3. As a heat polymerizable N-vinyl carbazole composition which is stabilized to polymerization in the molten state at temperatures slightly above its melting point but which may be readily polymerized by heating at temperatures above 100 C., monomeric N-vinyl carbazole containing an efiective amount, up to 5 percent, of formamide to stabilize said N-vinyl carbazole at temperatures slightly above its melting point.

4. As a heat polymerizable N-vinyl carbazole composition which is stabilized to polymerization in the molten state at temperatures slightly above its melting point but which may be readily polymerized by heating at temperatures above 100 C., monomeric N-vinyl carbazole containing an effective amount, up to 5 percent, of acetamide to stabilize said N -vinyl carbazole at temperatures slightly above its melting point.

5. As a heat polymerizable N-vinyl carbazole composition which is stabilized to polymerization in the molten state at temperatures slightly above its melting point but which may be readily polymerized by heating at temperatures above 100 0.,

6 monomeric N-vinyl carbazole containing an efl'ective amount, up to a few percent, of acetoacetanilide to stabilize said N-vinyl carbazole at temperatures slightly above its melting point.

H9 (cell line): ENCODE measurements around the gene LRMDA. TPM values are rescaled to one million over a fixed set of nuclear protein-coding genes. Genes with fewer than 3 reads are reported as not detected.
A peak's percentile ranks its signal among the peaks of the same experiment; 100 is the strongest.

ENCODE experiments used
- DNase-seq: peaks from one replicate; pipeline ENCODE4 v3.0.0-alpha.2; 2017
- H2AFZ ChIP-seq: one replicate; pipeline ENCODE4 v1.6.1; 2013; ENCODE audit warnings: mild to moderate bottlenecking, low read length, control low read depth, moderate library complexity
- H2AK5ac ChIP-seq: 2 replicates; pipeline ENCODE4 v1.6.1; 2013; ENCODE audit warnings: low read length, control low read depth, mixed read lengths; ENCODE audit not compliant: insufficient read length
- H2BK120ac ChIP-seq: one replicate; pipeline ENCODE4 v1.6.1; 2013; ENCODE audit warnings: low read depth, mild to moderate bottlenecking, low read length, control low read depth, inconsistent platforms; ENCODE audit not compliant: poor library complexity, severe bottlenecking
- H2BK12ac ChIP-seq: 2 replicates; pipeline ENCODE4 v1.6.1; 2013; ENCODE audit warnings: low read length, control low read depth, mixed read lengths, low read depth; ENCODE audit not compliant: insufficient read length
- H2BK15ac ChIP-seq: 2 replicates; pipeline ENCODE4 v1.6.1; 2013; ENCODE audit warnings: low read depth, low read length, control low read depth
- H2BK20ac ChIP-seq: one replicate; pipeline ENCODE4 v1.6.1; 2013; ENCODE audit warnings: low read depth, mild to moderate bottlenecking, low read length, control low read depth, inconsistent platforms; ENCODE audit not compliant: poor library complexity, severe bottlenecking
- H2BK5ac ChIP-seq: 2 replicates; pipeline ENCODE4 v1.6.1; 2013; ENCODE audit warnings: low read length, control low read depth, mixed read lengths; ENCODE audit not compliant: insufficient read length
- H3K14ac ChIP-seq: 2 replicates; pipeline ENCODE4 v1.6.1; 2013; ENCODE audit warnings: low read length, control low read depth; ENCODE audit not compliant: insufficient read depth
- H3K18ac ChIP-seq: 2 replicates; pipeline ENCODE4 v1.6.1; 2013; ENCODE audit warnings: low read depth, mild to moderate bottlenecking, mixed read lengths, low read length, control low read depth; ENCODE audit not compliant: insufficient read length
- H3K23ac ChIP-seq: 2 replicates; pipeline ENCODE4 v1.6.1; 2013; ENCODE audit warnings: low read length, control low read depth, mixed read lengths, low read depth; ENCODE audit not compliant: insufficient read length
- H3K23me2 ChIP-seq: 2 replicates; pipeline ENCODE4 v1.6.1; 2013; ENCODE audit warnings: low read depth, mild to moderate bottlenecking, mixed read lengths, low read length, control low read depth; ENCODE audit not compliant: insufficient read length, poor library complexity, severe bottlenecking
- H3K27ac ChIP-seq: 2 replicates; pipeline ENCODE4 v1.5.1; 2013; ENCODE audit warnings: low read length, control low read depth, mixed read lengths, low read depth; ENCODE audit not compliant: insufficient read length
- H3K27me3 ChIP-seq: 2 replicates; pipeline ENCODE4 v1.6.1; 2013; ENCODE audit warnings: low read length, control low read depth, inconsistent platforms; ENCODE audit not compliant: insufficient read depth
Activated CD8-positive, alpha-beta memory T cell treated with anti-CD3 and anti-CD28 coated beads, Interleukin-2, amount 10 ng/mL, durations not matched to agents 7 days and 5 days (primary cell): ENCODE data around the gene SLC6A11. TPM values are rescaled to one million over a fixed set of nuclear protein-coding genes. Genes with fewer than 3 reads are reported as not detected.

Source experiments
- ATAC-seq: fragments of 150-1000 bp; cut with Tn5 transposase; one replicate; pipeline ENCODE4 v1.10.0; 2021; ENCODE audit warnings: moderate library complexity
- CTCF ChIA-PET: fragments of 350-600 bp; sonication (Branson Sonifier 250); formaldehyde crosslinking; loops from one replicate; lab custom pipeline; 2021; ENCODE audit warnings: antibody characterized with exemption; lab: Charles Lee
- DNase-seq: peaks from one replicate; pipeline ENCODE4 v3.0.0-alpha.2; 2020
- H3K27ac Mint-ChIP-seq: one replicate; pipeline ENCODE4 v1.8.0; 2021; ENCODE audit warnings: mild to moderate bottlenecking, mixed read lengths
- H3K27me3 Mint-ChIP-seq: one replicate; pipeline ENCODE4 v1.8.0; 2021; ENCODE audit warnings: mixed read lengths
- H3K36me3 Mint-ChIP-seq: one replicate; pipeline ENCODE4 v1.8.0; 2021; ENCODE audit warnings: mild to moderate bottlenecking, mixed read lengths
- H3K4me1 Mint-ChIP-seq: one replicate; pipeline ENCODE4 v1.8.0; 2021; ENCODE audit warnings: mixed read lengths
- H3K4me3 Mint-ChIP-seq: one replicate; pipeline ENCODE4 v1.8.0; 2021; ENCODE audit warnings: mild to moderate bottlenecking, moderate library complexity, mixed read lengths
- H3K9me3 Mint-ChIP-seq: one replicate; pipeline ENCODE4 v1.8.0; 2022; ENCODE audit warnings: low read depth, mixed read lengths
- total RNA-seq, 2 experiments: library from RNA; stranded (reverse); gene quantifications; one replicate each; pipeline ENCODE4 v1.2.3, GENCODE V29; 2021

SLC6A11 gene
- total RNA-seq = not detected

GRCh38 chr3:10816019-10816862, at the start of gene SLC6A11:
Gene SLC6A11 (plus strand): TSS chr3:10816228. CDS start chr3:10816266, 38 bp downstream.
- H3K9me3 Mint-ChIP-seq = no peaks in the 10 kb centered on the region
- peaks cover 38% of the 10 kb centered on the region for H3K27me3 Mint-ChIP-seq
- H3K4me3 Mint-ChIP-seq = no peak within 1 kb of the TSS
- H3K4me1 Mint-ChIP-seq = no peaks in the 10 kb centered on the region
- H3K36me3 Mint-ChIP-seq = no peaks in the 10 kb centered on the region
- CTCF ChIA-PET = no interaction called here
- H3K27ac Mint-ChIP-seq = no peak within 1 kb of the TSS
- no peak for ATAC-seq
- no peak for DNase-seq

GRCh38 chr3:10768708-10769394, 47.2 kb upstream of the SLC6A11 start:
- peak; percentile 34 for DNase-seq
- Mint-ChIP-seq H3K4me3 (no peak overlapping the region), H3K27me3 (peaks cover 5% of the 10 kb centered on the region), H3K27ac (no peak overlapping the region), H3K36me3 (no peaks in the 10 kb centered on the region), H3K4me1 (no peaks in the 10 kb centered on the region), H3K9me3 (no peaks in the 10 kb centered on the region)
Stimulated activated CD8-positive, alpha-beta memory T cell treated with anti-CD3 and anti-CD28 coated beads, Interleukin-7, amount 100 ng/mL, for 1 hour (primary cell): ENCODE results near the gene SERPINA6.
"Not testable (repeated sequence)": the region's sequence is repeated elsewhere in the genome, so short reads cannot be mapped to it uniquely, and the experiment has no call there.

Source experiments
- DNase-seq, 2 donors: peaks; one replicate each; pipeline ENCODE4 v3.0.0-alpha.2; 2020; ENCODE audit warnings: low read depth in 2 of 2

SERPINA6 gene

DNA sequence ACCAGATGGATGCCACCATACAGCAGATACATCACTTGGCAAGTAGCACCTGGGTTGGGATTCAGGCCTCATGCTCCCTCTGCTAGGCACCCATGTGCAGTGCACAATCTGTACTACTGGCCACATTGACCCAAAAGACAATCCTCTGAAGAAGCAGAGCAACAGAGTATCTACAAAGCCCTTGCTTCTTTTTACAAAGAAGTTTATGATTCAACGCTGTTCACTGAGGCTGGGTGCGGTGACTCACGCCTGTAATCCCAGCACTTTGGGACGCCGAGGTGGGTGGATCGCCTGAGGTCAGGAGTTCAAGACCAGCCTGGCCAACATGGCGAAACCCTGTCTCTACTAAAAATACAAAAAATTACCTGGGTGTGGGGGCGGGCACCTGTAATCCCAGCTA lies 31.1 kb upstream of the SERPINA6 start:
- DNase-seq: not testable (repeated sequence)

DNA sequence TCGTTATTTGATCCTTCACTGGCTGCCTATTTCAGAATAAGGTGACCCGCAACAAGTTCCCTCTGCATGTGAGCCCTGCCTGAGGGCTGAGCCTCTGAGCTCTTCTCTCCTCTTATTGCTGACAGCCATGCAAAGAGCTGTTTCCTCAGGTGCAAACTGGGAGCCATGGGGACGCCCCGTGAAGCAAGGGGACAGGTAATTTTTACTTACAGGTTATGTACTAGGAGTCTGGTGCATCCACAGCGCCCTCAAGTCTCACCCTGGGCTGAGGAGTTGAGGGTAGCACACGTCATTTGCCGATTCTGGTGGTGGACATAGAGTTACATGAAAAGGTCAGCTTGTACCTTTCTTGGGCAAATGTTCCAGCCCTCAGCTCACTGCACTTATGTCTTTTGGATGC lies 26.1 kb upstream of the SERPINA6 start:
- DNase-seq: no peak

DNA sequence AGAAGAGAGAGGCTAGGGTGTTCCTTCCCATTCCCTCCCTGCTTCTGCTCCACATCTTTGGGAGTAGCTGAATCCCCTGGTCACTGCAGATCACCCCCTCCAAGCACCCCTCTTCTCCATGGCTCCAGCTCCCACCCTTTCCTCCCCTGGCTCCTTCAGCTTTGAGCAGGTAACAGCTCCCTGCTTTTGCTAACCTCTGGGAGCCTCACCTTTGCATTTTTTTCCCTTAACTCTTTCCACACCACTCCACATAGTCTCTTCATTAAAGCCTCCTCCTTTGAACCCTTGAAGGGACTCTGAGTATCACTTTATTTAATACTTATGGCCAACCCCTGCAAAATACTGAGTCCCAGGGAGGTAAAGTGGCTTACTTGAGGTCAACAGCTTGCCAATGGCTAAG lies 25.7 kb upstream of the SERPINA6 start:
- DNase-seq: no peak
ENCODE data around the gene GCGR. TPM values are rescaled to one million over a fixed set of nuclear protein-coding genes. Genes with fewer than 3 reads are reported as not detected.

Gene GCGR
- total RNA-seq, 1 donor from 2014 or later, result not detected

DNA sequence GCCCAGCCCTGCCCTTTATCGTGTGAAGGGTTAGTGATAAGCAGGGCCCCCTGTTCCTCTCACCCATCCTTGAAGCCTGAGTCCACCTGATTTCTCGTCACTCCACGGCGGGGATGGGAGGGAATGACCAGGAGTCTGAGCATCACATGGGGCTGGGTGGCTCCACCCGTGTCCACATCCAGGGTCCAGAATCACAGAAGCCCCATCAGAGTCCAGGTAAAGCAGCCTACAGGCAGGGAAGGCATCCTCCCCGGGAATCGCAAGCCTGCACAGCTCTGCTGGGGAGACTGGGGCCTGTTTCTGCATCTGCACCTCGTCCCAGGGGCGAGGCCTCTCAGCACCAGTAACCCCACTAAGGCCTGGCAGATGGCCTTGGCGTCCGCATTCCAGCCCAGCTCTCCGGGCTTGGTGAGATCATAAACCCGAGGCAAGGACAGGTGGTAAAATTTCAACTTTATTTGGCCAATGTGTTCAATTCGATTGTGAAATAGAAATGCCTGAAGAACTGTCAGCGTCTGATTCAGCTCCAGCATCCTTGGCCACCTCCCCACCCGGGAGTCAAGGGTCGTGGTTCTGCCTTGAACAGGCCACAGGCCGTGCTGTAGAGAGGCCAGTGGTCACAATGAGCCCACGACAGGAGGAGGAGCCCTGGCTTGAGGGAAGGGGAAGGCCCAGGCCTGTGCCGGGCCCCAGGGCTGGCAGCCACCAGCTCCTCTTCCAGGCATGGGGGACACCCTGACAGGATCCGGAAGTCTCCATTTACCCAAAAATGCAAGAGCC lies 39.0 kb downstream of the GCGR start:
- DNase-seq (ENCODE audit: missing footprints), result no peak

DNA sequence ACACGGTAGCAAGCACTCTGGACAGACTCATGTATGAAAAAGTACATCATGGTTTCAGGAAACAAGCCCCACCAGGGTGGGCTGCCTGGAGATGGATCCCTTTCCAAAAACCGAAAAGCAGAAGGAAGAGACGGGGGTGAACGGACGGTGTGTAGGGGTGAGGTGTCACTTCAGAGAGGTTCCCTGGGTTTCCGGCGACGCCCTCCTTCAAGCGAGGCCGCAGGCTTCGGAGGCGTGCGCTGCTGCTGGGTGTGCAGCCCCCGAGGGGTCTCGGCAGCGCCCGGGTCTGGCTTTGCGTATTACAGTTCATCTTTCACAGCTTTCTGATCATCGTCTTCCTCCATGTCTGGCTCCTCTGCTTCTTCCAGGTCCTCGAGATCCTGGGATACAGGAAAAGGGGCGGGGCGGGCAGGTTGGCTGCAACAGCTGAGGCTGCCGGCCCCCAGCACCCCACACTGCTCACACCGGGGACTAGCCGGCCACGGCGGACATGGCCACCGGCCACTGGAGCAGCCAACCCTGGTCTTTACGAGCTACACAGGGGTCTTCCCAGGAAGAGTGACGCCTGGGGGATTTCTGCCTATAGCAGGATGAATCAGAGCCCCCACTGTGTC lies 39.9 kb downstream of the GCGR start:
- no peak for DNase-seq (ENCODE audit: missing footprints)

6. As a heat polymerizable N-vinyl carbazole composition which is stabilized to polymerization in the molten state at temperatures slightly above its melting point but which may be readily polymerized by heating at temperatures above 100 C., monomeric N-vinyl carbazole containing an effective amount up to 1% of a compound selected from the group consisting of formarnide, acetamide and acetoacetanilide to stabilize said N-vinyl carbazole at temperatures slightly above its melting point.

WILLIAM O. NEY

REFERENCES CITED The following references are of record in the file of this patent:

UNITED STATES PATENTS Number Name Date 2,072,465 Reppe et a] Mar. 2, 1937 2,129,478 Rohm Sept. 6, 1938 Certificate of Correction Patent No. 2,449,951.

September 21, 1948.

WILLIAM O. NEY

It is hereby certified that error appears in the printed specification of the above numbered patent requiring correction as follows:

Column 6, line 2, claim 5, for the words a few read the numeral 5;

and that the said Letters Patent should be read with this correction therein that the same may conform to the record of the case in the Patent Ofiice.

Signed and sealed this 21st day of December, A. D. 1948.

THOMAS F. MURPHY,

Assistant Uommissioner of Patents.

5 N-vinyl carbazole at temperatures slightly above its melting point.

3. As a heat polymerizable N-vinyl carbazole composition which is stabilized to polymerization in the molten state at temperatures slightly above its melting point but which may be readily polymerized by heating at temperatures above 100 C., monomeric N-vinyl carbazole containing an efiective amount, up to 5 percent, of formamide to stabilize said N-vinyl carbazole at temperatures slightly above its melting point.